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Response to ProfessorGAC (Reply #53)

Tue May 12, 2020, 05:47 PM

54. Hard water is the issue

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Response to eleny (Reply #54)

Tue May 12, 2020, 06:27 PM

59. Even With Some Detergents That's An Issue

Still worse with soap.
Products with high % of the ingredient sodium laureth sulfate are much more hard water tolerant. The alkylbenzene sulfonates are OK in hard water, but not as good as the former. Many consumer detergents have both, in varying ratios.
What happens is that the calcium from the hardness undergoes an ion transfer called methasis. The calcium forms of those detergent active ingredients are highly insoluble and they plate out. Big problem.
You could rinse the clothes with chloroform, but that's probably a bad idea!

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Response to ProfessorGAC (Reply #59)

Tue May 12, 2020, 06:28 PM

60. I agree, lol!

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Response to ProfessorGAC (Reply #17)

Tue May 12, 2020, 02:24 PM

23. The lungs function by adsorbing oxygen via surfactant - so I hope whatever this soapy mask idea is,

that it prevents inhalation of soap molecules 100%.

https://en.wikipedia.org/wiki/Pulmonary_surfactant

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Response to diva77 (Reply #23)

Tue May 12, 2020, 04:15 PM

45. It Would Take A Lot of Surfactant Inhaled

That said, in powder detergent plants, workers have been wearing dust masks for decades.
But, the exposure there would be pretty high.

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Response to cayugafalls (Original post)

Tue May 12, 2020, 02:44 PM

26. That's why I use handiwipes

I scrub them into a rich lather which cleans my hands and the cloth. Then when I need to kill the virus on surfaces and objects I spray Formula 409 on the wipe until it’s soaked. I use that to wipe door handles and everything I touch when I go out. I also use it to wipe cardboard boxes thoroughly. I don’t care if it makes them somewhat soggy because I break them down to recycle them.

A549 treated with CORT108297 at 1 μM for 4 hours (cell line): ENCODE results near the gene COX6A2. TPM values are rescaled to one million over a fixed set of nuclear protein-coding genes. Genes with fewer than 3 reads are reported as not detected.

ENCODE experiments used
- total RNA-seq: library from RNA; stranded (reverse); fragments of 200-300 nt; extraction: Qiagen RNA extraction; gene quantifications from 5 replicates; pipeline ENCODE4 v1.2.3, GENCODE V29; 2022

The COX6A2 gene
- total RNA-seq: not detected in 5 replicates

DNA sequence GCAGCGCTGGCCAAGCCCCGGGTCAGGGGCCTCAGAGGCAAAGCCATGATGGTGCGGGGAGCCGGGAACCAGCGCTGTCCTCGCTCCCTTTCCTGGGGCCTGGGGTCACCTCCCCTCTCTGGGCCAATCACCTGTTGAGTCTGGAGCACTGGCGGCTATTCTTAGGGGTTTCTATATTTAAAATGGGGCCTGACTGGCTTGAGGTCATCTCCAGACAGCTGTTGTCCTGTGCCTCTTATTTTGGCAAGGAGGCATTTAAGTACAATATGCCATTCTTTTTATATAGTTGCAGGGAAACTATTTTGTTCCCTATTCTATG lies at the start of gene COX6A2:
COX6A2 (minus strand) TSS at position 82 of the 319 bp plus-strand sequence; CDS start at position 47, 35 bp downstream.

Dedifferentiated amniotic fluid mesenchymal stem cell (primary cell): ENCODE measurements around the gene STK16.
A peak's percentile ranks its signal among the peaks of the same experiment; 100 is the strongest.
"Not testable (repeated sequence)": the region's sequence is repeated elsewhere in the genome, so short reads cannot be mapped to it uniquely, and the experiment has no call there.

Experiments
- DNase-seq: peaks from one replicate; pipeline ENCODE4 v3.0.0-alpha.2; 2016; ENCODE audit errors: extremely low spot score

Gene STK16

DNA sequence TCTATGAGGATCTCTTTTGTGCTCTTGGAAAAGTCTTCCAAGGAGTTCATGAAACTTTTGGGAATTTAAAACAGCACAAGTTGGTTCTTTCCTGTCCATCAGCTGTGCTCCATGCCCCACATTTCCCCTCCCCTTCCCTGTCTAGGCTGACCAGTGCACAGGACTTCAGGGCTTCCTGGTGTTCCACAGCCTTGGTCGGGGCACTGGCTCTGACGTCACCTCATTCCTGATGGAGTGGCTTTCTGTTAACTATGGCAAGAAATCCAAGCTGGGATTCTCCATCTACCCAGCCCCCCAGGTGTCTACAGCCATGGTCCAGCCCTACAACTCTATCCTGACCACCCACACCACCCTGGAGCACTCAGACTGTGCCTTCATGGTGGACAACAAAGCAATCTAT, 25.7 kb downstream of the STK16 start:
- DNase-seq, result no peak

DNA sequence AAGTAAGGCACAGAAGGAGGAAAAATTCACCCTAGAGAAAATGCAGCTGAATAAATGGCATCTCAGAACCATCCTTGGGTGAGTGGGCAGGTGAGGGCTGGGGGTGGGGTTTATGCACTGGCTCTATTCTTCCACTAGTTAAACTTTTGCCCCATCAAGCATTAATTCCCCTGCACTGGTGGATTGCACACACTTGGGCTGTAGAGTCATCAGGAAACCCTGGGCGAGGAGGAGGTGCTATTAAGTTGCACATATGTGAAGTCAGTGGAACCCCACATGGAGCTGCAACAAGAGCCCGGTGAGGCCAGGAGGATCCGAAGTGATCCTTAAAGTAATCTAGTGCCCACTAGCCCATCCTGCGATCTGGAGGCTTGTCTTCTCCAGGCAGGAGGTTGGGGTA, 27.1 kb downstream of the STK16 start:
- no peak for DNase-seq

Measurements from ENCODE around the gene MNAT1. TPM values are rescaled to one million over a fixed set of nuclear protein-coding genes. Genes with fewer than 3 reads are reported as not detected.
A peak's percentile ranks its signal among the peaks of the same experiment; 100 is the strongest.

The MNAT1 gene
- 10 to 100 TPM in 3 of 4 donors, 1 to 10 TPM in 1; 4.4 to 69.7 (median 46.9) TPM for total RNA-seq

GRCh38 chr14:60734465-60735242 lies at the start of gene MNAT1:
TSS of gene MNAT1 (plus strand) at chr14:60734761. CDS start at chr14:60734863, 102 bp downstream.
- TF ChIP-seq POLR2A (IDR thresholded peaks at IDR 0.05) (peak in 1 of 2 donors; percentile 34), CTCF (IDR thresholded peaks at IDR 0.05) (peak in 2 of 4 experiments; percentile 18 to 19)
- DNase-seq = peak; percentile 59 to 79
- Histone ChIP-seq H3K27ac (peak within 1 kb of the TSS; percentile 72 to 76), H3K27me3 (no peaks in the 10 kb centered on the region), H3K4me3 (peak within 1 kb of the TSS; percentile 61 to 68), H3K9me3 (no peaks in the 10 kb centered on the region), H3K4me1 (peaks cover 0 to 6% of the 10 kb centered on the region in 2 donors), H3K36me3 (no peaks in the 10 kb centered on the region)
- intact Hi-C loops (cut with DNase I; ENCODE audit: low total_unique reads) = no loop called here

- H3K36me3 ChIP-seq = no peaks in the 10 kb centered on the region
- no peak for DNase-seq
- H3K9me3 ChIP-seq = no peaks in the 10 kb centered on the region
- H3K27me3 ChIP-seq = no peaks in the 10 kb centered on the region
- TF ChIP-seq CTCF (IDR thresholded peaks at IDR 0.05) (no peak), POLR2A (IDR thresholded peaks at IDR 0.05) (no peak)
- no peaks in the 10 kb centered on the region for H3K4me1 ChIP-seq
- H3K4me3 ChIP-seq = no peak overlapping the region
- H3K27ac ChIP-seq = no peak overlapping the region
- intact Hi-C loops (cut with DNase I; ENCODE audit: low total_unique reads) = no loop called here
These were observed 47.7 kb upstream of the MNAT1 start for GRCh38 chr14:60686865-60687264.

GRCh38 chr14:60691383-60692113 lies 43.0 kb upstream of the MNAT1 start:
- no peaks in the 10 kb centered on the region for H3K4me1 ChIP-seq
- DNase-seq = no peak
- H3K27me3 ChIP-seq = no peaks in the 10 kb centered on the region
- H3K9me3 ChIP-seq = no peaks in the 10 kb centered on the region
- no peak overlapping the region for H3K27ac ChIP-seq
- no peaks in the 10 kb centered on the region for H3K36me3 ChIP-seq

When I’m out shopping I carry the wet wipe in my hand which reminds me to constantly clean my hands with it. That way every time I touch or pick something up I swipe it and my hand with the wipe automatically.

Because I do this every door handle I touch is left clean for the next person too.

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Response to cayugafalls (Original post)

Tue May 12, 2020, 02:47 PM

28. Y'all be careful with putting too much barrier.

Oxygen and CO2 still need to get through. One on the way in and the other on the way out.

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Response to cayugafalls (Original post)

Tue May 12, 2020, 03:09 PM

31. Most washing machines leave some amount of soap residue behind

even after the rinse cycle. I found this out by prepping cars for car shows. Those streaks you get after washing the windows are just that. It's not the window cleaner, it's the soap left behind in the towel you are using. That's why using newspaper to clean the windows works so well.

When I launder my microfiber car cleaning towels, I run a second rinse cycle with vinegar added to it. This removes the soap from the towel and then the streaking on windows is eliminated.

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Response to Mr.Bill (Reply #31)

Tue May 12, 2020, 04:16 PM

46. That Is Why Liquid Fabric Softeners...

...are useful.
They reverse the ionic charge in the rinse cycle and reduce the residual a lot.

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Response to cayugafalls (Original post)

Tue May 12, 2020, 03:23 PM

36. Please do not ingest soap or think that making a SOAPY mask is the intent of this OP, it is not.

The intent of this OP was to highlight some research that is being done looking at NANO fibers and particles of surfactants and their POSSIBLE ability to deactivate the virus.

OP has been updated to reflect this statement.

Stay Well.

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Response to cayugafalls (Original post)

Tue May 12, 2020, 07:13 PM

61. My understanding

of the efficacy of soap, at least with respect to hand washing, is that the soap does loosen the casing of the virus, but it is the rubbing (remember the 20 second rule) that dislodges the virus particles so that they then can be RINSED away.

Leaving soap in your mask without scrubbing or rinsing sounds useless and dangerous. We have 3M fabric masks that specifically instruct you to immerse in neutral soapy water and rub the surfaces together and rinse thoroughly. That’s what I do and will continue to do.